In 1999, while working on the previous AwwaRF project, Loganathan and I prepared another successful proposal on "<i>Decision Support System for Distribution System Pipe Renewal</i>." In this project Loganathan, with help from one of his graduate students, developed decision support system software to evaluate and identify suitable water main renewal technologies available to water utilities for renewal of a specific water main. Technologies considered include both open-cut and trenchless. A cost module was also developed for comparative cost analysis. By this time, I had developed an excellent personal and working relationship with Loganathan. Also, I was fortunate to have his and Virginia Tech&#39;s help in developing a prioritized water main replacement program for the Saint Louis County Water Company now Missouri American Water Company . The Saint Louis County Water Company was experiencing a large number of cast-iron water main breaks. In this project Loganathan and his graduate student formulated a computer program to analyze a large amount of water main break data on a pipe-by-pipe basis. An economic model was developed that predicted water main breaks, estimated costs of main break repair, and compared that with the cost of a replacement pipe to identify the optimum time to replace a pipe. Using this software, we developed an optimum water main replacement program for the Saint Louis County Water Company.

In 2002, Loganathan and I had the opportunity to successfully submit another proposal on "<i>Criteria for Valve Location and System Reliability</i>" for the AwwaRF Loganathan and his PhD student Hwandon Jun, developed a software for the analysis of water distribution networks and a strategic valve management model to assist water utilities in developing a rationale for the proper location of valves and optimum valve and system reliability. This tool is suitable for water utilities to minimize impacts due to valve and pipe failures. A report on this project was published by AwwaRF in 2006. Loganathan prepared a paper entitled "Valve Distribution and Impact Analysis in Water Distribution Systems" which is included in this issue of the Journal. I am glad and proud to be associated with Loganathan&#39;s paper as a coauthor.

Loganathan&#39;s work was recognized by ASCE with the Wesley W. Horner Award in 1996 for his paper, "<i>Sizing Stormwater Detention Basins for Pollutant Removal</i>." He was an excellent teacher and earned the outstanding teaching award four times. He also received the Faculty Achievement Award for Excellence in Civil Engineering Education. He was a very active member of ASCE and served as Associate Editor of the <i>Journal of Hydrologic Engineering</i> specializing in the area of stochastic hydrology. He also served in the Water Resources Systems Committee, Trenchless Installation of Pipeline Committee, and acted as Vice Chair of the Operations Management Committee of ASCE. He supervised more than 45 graduate students during his tenure at Virginia Tech. Students adored him. One student wrote in his memorial, "I regret not telling you that you are the best teacher I ever had." Another student wrote in his memorial posting, "Dr. Loganathan was an excellent teacher and mentor. I will always remember him for his kind heart and patience he displayed towards me and his other students." Jerry Snyder, a colleague of mine and a member of ASCE posted, "He was a dedicated professor and researcher and the most gentleman that I have ever known. I can only hope to live my life with purpose and humanity in the same manner as GV. It was a privilege to know him." Loganathan is survived by his wife, Usha and two daughters, Uma and Abhirami.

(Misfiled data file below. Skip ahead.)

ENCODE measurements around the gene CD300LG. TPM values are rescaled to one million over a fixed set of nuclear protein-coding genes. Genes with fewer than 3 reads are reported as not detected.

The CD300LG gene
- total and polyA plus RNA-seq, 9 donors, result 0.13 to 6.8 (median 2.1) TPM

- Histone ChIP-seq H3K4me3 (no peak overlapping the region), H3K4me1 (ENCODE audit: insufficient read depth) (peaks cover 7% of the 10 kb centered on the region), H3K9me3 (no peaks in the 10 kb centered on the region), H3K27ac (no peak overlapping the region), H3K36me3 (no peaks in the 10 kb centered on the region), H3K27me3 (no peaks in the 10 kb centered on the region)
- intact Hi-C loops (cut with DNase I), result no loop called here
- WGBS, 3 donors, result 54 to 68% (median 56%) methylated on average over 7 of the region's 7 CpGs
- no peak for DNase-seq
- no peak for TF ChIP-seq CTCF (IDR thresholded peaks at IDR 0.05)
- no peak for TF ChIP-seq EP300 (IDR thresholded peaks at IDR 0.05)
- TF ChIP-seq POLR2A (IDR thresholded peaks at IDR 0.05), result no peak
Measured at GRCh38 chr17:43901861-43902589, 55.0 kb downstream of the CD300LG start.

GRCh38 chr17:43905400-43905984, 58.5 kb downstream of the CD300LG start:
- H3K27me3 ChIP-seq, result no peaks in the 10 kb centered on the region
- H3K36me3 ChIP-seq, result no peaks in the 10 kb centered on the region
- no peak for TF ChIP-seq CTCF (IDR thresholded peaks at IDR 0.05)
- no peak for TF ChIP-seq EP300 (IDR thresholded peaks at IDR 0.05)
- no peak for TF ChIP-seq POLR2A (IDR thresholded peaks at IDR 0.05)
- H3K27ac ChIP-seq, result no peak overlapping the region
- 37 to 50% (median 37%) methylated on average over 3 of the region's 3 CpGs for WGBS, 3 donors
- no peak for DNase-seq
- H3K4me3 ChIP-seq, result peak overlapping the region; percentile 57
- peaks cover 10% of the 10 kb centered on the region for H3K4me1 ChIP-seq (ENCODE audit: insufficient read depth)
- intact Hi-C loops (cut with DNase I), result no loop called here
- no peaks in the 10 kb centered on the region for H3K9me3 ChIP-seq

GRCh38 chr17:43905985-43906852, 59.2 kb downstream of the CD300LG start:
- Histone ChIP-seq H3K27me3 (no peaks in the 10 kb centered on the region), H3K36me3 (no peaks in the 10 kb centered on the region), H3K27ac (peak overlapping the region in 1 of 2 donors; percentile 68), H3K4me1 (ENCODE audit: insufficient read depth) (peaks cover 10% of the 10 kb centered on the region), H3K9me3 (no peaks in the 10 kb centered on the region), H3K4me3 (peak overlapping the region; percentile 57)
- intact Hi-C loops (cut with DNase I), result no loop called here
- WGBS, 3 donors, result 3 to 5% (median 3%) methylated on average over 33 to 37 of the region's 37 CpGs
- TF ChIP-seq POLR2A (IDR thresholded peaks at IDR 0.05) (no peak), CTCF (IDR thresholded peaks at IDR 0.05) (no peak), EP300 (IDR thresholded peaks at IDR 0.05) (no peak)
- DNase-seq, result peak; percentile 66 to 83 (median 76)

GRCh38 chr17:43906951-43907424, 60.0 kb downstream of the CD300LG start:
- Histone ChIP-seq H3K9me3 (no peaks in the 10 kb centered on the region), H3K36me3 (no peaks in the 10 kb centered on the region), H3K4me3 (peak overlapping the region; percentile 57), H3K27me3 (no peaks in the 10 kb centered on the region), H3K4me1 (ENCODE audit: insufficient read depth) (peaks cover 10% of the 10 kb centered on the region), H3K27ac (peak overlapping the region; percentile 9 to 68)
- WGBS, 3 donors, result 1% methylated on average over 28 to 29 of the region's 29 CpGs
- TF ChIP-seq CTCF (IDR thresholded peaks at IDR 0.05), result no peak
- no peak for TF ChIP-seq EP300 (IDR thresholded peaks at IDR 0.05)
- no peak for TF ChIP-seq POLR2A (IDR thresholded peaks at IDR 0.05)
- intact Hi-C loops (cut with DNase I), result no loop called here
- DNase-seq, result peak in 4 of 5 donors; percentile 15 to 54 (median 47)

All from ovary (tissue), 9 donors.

The President of the ruling Congress Party of India, Mrs. Sonia Gandhi sent her heartfelt condolences to his wife Usha.

During my long association with Loganathan, I found him a very polite, respectful, and humble man. In technical discussion, he respected opinions of all project team members, including his students. He always met deadlines, even if that meant working evenings and weekends. He was a complete gentleman. The last e-mail message I received from him was on April 9, 2007, exactly a week before his death. I will never forget him as long as I live. I express my sincere condolences to his family. Virginia Tech University has established an annual graduate fellowship in the Civil and Environmental Engineering Department in memory of Loganathan. The best way to help continue his legacy is to contribute to this G. V. Loganathan Fellowship Fund by sending checks in favor of Virginia Tech Foundation with a memo to: G.V. Loganathan Fellowship at 902 Prices Fork Road, Suite 4000, Blacksburg, VA 24061.

I would like to thank Dr. Ray Ferrara for giving me the opportunity to write this editorial.


Archived with permission of the American Society of Civil Engineers (ASCE).

Original Source: <i>Journal of Environmental Engineering</i> © ASCE / August 2007


Brent Jesiek




Brent Jesiek


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Brent Jesiek, “A Tribute to Professor G. V. Loganathan (Editorial),” The April 16 Archive, accessed August 2, 2015, http://www.april16archive.org/items/show/1017.